Natural tissue sling Uses a wide sling to support the bladder, make the urethra narrower and so prevent leaking. The sling is usually made of your own tissue (taken from muscles in your abdomen) or other human or animal tissue. Slings usually give good bladder control in the long term, but more research is needed. Slings made from a woman’s own body tissue are generally more effective and cause fewer problems than synthetic ones. Slings using other human or animal tissue fail eventually for 20 out of every 100 women. Some risk of sling material moving into the vagina, of problems in fully emptying the bladder or of needing a long-term catheter, though less than for synthetic slings. when other surgery has failed to help.
Synthetic sling As for natural tissue slings, except that the material used is manmade. Good long-term bladder control. More research is needed. More risk of extra problems than natural tissue slings. For up to 16 in every 100 women the sling material moves into the vagina. Up to 11 in every 100 women may have problems in fully emptying the bladder. About 2 in every 100 women need a long-term catheter. May reduce quality of life. when other surgery has failed to help.
Artificial sphincter A circular sac is placed around the bladder entrance (the urethra). You open and close it manually to control the flow of urine. Only done in specialist centres. Cures 80 women out of 100 and improves bladder control for 92 out of 100. Major operation with a high risk of further problems. You may need more check-ups afterwards or a further operation (or operations). when other surgery has failed to help.

Are there any alternatives?

There is often no need to rush into having surgery. Some people prefer not to have an operation and find ways of adapting. Your continence adviser can tell you more about this.

New surgical techniques are being developed all the time. You should talk to your continence adviser and/or your consultant to find out if there is anything new that might be more suitable for you.

There is not yet enough evidence about a procedure called paravaginal repair to show how effective it is. More research is needed.

Women who have a prolapse, where part of the bladder pushes through the vaginal wall, may be offered a procedure known as anterior repair. The surgeon makes a cut inside the front of the vaginal wall, to remove the extra tissue from the prolapse and restore the muscle support. If you also have stress incontinence, however, sling procedures are more effective than this operation.

Some operations are no longer recommended:

  • Marshall-Marchetti-Krantz (MMK) colposuspension used to be common but has been replaced by other methods.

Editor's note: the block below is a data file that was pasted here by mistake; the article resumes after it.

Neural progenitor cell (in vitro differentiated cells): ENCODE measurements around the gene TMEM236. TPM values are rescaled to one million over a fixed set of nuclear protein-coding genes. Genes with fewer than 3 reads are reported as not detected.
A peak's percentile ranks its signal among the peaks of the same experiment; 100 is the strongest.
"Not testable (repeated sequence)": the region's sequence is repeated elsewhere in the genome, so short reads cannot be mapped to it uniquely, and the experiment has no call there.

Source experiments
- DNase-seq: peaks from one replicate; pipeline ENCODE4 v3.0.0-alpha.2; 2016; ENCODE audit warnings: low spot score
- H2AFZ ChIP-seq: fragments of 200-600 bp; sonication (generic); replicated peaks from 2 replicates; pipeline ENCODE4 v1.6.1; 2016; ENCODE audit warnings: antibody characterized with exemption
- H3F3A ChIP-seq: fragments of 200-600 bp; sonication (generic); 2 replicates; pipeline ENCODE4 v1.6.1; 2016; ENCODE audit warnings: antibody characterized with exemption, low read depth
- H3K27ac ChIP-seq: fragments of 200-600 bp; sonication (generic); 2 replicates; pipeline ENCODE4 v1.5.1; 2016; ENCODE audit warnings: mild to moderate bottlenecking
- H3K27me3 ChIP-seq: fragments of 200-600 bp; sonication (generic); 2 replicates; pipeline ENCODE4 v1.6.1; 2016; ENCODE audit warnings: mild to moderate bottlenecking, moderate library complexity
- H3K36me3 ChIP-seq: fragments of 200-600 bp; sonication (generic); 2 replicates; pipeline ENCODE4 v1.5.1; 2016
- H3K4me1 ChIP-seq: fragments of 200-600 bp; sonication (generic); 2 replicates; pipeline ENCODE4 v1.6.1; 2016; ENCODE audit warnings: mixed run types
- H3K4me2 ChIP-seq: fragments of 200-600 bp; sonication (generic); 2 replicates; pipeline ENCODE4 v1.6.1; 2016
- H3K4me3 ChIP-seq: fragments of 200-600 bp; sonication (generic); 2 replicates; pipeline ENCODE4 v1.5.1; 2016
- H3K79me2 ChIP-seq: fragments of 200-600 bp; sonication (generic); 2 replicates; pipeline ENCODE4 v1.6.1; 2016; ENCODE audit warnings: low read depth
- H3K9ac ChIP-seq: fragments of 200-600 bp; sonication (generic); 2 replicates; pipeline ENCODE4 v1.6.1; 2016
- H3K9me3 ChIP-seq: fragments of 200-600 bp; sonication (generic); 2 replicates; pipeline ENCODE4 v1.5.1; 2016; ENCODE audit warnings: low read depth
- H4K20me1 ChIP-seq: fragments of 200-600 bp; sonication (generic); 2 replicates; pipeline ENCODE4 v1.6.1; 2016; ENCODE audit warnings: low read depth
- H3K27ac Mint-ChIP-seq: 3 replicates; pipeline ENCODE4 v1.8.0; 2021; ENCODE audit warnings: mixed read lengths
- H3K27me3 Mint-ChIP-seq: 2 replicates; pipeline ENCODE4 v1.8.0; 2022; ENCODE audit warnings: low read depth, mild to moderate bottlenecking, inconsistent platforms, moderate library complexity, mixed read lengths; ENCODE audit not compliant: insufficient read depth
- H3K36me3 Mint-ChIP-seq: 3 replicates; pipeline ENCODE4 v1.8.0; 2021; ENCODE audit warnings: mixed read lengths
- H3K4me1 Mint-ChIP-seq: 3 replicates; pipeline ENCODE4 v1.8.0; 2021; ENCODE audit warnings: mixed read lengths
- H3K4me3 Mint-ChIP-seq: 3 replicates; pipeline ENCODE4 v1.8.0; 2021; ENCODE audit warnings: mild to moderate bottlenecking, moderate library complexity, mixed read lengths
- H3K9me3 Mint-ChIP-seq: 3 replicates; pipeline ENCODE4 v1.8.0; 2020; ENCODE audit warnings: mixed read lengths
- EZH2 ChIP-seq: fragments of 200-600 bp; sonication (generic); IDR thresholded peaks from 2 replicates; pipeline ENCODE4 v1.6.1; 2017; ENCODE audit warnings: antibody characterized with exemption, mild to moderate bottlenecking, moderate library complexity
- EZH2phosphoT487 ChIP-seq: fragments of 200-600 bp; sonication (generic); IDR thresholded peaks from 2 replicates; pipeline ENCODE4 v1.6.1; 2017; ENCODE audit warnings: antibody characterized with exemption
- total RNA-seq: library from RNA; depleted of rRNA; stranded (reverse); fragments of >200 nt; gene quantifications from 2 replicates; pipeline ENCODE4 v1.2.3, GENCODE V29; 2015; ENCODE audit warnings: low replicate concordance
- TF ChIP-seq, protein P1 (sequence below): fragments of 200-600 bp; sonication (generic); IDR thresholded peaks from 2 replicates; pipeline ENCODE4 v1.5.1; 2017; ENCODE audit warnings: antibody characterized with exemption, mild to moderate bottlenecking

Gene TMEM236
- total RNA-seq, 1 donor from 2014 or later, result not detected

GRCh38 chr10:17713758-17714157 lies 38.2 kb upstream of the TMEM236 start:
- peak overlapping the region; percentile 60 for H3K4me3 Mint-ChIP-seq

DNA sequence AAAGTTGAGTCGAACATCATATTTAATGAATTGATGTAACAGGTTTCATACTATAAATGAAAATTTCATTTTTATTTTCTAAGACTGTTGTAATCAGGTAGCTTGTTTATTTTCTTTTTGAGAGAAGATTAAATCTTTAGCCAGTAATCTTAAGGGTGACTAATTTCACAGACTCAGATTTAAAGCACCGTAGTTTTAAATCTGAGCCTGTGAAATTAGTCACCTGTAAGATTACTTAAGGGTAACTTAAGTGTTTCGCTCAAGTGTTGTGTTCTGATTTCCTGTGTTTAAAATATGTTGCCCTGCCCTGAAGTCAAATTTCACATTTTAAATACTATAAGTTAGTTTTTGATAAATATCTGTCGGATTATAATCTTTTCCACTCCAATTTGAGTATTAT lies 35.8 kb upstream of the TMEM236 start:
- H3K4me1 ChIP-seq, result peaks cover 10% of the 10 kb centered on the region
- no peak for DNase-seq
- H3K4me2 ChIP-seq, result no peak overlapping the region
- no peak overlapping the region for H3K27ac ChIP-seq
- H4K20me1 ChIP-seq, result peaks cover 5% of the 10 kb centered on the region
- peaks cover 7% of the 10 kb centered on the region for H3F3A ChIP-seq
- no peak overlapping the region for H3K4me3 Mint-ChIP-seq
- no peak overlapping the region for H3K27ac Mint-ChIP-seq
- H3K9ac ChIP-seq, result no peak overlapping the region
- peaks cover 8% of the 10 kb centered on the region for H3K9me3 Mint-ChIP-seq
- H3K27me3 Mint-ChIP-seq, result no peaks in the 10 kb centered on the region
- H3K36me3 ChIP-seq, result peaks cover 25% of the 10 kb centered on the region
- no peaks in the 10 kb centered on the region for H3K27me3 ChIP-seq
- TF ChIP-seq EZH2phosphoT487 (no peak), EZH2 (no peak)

• Needle suspension has been replaced by safer, more effective procedures.

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Is there anything else I should know?

  • As you can probably tell from previous sections, all operations carry some risks. Your doctors should discuss with you the risks of any operation they offer you.
  • You have a right to say whether there are any procedures you do not want the surgeon to carry out.
  • You have the right to be fully informed about your health care and to share in making decisions about it. Your health care team should respect and take your wishes into account.
  • No treatment can be guaranteed to work all the time for everyone.

Sources and acknowledgements

This information is based on the Royal College of Obstetricians and Gynaecologists (RCOG) guideline Surgical Treatment of Urodynamic Stress Incontinence [14](published by the RCOG in October 2003). The guideline contains a full list of the sources of evidence we have used.

Clinical guidelines are written for health practitioners. They are drawn up by teams of medical professionals and consumers’ representatives who look at the best research evidence there is about care for a particular condition or treatment. The guidelines make recommendations based on this evidence.

This information has been developed by the Patient Information Subgroup of the RCOG Guidelines and Audit Committee, with input from the Consumers’ Forum and the authors of the clinical guideline. It was reviewed before we published it by women attending clinics in Cambridge and Newcastle upon Tyne. The final version is the responsibility of the Guidelines and Audit Committee of the RCOG.

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Other organisations

These organisations offer support:

The Continence Foundation
307 Hatton Square
16 Baldwins Gardens
London ECIN 7RJ
Confidential helpline: 0845 345 0165
E-mail: continence-help@dial.pipex.com
[16]Website: www.continence-foundation.org.uk [17]

Incontact
SATRA Innovation Park
Rockingham Road
Kettering
NN16 9JH
Tel: 01536 533255
E-mail: info@incontact.org
[18]Website: www.incontact.org [19]

The RCOG consents to the reproduction of this document providing full acknowledgement is made. The text of this publication may accordingly be used for printing with additional local information or as the basis for audio versions or for translations into other languages. Information relating to clinical recommendations must not be changed.